Prescribing NegGram in the absence of a proven or strongly suspected bacterial infection or a prophylactic indication is unlikely to provide benefit to the patient and increases the risk of the development of drug-resistant bacteria.
Carcinogenesis, Mutagenesis, Impairment of Fertility
In lifetime studies in the rat given nalidixic acid in the diet, there was an increased incidence of preputial gland neoplasms in the treated males and clitoral gland neoplasms in the treated females. Studies in mice in which nalidixic acid was administered in the feed for two years, or was given in the feed for 76 weeks followed by no treatment for 9 weeks, gave equivocal evidence of carcinogenic activity.
Nalidixic acid was tested in the Ames bacterial mutagenicity test (maximum dose 33 mcg/plate) and the mouse lymphoma assay (L5178Y/TK; maximum dose 100 mcg/mL) with and without metabolic activation, and results were negative.
Pregnancy Category C
NegGram has been shown to be teratogenic and embryocidal in rats when given in oral doses six times the human dose. NegGram also prolonged the duration of pregnancy especially at four times the clinical dose. There are no adequate and well-controlled studies in pregnant women. Since nalidixic acid, like other drugs in this class, causes arthropathy in immature animals, NegGram should be used during pregnancy only if the potential benefit justifies the potential risk to the fetus. (See WARNINGS and ANIMAL PHARMACOLOGY.)
Safety and effectiveness in infants below the age of three months have not been established.
Usage in Patients Under 18 Years of Age
Toxicological studies have shown that nalidixic acid and related drugs can produce erosions of the cartilage in weight-bearing joints and other signs of arthropathy in immature animals of most species tested. No such joint lesions have been reported in humans to date. Nevertheless, until the significance of this finding is clarified, this drug should only be used in patients under 18 years of age when the potential benefit justifies the potential risk. If arthralgia occurs, treatment with nalidixic acid should be stopped. (See WARNINGS and ANIMAL PHARMACOLOGY.)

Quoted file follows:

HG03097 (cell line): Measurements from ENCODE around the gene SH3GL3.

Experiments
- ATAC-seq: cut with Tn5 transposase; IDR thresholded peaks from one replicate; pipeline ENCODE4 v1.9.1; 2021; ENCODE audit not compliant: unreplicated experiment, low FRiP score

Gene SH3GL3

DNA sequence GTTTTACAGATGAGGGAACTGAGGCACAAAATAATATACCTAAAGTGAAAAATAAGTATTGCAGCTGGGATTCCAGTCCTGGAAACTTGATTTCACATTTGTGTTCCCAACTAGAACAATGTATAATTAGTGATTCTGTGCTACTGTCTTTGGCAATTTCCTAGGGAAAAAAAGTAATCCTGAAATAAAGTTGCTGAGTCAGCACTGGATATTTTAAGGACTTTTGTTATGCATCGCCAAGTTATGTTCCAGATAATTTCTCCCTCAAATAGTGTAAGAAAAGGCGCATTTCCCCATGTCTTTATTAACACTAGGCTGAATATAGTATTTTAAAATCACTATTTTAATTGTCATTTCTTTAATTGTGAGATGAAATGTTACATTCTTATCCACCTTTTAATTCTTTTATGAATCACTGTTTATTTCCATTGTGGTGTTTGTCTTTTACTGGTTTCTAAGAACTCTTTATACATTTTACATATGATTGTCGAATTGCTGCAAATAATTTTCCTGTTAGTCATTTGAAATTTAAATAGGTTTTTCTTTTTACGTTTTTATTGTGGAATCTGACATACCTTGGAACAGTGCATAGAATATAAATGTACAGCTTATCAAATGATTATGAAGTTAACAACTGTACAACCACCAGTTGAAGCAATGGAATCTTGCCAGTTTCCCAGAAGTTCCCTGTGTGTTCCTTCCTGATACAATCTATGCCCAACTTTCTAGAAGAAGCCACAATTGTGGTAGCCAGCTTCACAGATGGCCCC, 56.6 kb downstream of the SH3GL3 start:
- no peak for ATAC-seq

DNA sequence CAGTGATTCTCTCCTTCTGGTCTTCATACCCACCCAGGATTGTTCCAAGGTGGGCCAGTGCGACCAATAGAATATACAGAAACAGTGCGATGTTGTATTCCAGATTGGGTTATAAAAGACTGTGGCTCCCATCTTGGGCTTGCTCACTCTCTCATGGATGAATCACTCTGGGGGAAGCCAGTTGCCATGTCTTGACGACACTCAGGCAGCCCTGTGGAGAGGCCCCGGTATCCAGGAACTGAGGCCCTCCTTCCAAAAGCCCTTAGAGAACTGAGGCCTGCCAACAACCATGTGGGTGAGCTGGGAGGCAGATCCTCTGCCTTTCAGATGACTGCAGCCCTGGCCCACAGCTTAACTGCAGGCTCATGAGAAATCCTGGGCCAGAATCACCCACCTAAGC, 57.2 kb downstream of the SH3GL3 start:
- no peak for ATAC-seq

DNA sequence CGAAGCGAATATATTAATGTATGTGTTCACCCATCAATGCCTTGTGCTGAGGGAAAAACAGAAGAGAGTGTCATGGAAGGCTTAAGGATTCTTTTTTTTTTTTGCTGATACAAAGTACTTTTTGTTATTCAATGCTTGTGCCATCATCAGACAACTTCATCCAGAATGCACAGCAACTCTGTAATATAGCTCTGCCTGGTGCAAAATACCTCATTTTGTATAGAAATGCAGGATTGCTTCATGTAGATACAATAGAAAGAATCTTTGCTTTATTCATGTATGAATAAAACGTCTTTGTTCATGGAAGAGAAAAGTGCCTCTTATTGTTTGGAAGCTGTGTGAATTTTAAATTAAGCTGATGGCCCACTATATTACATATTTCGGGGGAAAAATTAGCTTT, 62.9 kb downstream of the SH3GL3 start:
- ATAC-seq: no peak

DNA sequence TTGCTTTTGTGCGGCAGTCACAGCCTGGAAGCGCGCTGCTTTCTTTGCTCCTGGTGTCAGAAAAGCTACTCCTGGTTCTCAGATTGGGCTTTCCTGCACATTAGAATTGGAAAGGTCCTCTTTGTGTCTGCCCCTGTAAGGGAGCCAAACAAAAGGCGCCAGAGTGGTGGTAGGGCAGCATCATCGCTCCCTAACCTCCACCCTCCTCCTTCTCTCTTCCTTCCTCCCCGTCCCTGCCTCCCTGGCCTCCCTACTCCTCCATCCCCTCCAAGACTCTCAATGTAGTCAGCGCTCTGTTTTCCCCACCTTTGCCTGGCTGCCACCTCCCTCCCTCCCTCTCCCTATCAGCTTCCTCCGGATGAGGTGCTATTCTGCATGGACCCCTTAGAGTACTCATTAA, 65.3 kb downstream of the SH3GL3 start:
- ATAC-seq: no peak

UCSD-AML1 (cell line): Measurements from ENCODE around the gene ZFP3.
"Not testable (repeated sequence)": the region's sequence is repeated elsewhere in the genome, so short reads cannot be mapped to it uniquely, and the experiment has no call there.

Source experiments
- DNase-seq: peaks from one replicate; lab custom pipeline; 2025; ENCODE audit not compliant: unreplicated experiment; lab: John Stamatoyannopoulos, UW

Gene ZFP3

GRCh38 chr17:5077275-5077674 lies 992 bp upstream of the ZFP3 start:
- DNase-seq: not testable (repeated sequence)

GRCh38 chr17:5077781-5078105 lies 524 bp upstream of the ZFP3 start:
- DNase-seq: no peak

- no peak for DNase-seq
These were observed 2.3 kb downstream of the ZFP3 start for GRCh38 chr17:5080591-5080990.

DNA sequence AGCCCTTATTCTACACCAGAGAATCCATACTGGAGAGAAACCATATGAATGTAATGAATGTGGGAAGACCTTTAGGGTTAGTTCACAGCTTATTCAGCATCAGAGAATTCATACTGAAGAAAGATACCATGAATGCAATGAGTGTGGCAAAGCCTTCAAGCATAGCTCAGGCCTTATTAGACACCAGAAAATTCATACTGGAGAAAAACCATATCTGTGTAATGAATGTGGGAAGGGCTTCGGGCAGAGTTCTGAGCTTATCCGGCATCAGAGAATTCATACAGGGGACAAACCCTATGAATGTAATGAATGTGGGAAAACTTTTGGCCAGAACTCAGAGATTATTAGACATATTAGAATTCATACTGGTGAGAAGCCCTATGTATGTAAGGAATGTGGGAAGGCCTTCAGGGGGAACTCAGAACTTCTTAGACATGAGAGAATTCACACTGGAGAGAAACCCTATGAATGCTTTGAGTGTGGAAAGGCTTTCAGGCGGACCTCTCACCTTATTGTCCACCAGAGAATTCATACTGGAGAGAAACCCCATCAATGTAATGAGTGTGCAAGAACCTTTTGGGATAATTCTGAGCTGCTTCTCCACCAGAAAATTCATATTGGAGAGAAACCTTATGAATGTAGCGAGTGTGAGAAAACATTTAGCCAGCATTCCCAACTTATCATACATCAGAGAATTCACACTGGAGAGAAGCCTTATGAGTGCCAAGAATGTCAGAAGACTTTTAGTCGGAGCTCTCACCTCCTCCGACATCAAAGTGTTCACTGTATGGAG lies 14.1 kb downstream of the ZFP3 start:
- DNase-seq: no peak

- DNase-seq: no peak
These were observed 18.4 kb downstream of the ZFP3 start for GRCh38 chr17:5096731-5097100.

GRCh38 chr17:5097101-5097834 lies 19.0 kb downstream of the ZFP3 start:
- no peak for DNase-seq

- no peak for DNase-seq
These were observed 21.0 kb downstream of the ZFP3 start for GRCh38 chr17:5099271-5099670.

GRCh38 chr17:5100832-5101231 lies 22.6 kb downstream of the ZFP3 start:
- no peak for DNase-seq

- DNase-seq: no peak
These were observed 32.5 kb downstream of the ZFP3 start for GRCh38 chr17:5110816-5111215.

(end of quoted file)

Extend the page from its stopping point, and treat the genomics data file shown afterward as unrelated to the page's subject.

Clinical studies of NegGram did not include sufficient numbers of subjects aged 65 and over to determine whether they respond differently from younger subjects. Other reported clinical experience has not identified differences in responses between the elderly and younger patients. Caution should therefore be observed in using nalidixic acid in elderly patients. This drug is known to be substantially excreted by the kidney, and the risk of toxic reactions to this drug may be greater in patients with impaired renal function. Because elderly patients are more likely to have decreased renal function, care should be taken in dose selection, and it may be useful to monitor renal function. (See PRECAUTIONS, General.)
Last reviewed on RxList: 6/10/2011
This monograph has been modified to include the generic and brand name in many instances.
Additional NegGram Information